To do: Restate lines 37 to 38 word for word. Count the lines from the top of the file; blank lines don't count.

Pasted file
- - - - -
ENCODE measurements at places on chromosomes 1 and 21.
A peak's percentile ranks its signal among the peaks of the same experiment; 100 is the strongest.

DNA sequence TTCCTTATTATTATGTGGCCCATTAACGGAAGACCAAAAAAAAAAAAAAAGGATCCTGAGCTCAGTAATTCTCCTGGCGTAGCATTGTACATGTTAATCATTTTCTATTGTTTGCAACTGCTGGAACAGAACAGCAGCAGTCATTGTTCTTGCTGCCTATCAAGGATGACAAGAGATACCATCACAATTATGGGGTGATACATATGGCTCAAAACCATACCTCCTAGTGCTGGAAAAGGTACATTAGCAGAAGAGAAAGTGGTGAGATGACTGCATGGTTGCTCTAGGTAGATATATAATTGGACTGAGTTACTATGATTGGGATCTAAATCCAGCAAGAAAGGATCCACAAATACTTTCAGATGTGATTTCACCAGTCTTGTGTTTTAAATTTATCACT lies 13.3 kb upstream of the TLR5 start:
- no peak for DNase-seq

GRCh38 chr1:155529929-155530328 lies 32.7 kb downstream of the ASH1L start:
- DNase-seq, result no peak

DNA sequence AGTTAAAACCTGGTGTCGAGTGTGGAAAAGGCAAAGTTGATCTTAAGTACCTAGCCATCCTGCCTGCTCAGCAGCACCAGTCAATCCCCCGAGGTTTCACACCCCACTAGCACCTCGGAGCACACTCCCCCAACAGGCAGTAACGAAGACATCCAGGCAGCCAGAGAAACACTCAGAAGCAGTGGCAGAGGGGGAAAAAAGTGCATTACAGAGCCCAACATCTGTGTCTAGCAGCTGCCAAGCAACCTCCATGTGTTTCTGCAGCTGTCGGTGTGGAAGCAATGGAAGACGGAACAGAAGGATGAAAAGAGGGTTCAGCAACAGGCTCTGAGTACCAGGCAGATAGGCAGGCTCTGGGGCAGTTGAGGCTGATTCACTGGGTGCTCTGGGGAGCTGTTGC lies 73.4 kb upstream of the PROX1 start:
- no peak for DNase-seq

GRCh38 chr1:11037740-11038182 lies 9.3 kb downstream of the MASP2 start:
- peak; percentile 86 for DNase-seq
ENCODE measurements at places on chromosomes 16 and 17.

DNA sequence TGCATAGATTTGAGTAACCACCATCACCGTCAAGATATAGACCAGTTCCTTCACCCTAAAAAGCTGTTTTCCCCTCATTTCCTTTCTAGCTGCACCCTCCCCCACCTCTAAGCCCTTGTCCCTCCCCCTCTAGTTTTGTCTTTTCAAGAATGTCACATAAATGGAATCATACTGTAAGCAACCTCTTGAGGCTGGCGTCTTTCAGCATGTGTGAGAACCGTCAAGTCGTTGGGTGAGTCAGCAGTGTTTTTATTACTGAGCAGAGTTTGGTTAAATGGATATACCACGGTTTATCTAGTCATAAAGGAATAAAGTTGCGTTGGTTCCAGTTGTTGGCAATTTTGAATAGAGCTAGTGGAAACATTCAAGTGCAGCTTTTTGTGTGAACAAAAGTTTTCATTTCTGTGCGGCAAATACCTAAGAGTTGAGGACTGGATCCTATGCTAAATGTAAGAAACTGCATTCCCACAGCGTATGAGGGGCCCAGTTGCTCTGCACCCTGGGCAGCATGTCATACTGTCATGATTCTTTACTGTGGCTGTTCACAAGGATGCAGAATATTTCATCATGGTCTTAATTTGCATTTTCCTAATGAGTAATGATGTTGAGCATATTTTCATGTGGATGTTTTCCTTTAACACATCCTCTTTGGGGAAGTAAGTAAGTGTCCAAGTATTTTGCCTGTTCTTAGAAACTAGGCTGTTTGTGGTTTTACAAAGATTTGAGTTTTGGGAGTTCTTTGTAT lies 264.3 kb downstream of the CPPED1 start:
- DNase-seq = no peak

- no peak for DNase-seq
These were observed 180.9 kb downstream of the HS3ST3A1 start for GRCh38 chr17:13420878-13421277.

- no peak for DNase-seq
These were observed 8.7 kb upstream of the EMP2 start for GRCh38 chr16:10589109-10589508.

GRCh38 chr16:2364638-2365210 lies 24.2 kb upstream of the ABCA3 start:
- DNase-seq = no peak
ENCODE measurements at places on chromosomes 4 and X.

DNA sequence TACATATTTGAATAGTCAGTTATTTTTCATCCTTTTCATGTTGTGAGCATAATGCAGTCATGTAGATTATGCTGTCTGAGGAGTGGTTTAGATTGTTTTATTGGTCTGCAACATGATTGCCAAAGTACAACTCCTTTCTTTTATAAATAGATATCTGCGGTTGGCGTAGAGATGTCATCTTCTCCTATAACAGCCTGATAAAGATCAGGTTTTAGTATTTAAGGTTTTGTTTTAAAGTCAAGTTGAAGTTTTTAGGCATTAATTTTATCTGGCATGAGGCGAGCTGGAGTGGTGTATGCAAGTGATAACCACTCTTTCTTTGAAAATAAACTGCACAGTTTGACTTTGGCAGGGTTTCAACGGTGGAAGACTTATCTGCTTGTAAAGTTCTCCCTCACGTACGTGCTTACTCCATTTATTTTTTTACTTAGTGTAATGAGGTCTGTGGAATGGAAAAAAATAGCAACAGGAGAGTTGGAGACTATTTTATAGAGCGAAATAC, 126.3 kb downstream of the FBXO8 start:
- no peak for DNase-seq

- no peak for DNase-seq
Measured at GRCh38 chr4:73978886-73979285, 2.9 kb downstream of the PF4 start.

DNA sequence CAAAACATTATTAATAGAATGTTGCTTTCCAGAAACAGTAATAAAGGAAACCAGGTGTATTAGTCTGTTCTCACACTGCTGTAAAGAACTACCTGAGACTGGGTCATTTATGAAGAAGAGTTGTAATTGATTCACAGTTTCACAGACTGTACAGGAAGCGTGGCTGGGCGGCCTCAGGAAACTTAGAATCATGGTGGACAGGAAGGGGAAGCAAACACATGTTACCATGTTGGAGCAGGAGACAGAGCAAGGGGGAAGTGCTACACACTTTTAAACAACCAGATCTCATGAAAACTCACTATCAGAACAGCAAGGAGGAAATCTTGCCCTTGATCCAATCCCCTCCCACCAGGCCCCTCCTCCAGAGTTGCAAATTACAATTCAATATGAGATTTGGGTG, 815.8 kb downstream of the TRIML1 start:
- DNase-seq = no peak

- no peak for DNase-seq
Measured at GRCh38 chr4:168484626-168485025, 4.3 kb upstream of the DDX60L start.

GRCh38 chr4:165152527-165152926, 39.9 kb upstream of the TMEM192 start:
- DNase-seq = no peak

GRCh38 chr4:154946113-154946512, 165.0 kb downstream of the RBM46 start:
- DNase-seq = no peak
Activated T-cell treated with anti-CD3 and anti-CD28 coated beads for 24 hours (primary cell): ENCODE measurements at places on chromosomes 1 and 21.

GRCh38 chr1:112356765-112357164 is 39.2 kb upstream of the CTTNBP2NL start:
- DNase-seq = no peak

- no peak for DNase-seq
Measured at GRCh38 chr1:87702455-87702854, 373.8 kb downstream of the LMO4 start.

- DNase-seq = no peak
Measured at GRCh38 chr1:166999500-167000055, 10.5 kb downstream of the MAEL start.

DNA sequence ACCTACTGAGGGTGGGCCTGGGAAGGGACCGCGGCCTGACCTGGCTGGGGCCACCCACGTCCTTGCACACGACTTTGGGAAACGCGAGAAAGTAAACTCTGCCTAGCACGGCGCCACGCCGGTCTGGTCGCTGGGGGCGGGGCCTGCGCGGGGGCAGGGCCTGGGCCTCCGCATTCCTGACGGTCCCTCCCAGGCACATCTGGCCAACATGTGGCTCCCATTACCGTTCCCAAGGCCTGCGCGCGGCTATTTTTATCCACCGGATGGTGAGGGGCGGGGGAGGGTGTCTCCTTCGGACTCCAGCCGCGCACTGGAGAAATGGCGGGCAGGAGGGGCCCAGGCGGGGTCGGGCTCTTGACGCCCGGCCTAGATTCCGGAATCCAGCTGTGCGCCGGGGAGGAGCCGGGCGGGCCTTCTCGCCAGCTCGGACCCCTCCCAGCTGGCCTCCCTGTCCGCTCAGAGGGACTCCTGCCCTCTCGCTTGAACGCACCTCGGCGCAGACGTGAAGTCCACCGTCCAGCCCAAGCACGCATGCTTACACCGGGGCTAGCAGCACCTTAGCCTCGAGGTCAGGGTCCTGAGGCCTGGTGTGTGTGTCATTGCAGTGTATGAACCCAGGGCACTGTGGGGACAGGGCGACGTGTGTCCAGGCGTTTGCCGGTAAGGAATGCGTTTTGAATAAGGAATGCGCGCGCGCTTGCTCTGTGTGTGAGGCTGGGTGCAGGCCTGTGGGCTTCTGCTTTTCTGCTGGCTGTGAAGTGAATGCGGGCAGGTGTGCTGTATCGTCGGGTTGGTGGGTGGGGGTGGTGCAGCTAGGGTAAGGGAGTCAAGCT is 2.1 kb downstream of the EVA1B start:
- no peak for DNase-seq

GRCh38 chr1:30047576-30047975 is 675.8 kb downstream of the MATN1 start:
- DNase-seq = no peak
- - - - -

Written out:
Measured at GRCh38 chr1:87702455-87702854, 373.8 kb downstream of the LMO4 start.

- DNase-seq = no peak